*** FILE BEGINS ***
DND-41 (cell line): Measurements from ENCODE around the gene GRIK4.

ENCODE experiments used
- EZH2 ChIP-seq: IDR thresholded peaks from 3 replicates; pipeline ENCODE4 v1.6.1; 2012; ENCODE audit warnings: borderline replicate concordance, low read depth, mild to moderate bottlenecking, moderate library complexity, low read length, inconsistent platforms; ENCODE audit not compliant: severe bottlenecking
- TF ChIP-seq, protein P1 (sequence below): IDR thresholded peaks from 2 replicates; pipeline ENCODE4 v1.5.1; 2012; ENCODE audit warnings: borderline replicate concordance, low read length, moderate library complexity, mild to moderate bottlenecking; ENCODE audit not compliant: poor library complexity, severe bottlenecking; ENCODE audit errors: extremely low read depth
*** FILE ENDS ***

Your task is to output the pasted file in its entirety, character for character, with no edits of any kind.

DND-41 (cell line): Measurements from ENCODE around the gene GRIK4.

ENCODE experiments used
- EZH2 ChIP-seq: IDR thresholded peaks from 3 replicates; pipeline ENCODE4 v1.6.1; 2012; ENCODE audit warnings: borderline replicate concordance, low read depth, mild to moderate bottlenecking, moderate library complexity, low read length, inconsistent platforms; ENCODE audit not compliant: severe bottlenecking
- TF ChIP-seq, protein P1 (sequence below): IDR thresholded peaks from 2 replicates; pipeline ENCODE4 v1.5.1; 2012; ENCODE audit warnings: borderline replicate concordance, low read length, moderate library complexity, mild to moderate bottlenecking; ENCODE audit not compliant: poor library complexity, severe bottlenecking; ENCODE audit errors: extremely low read depth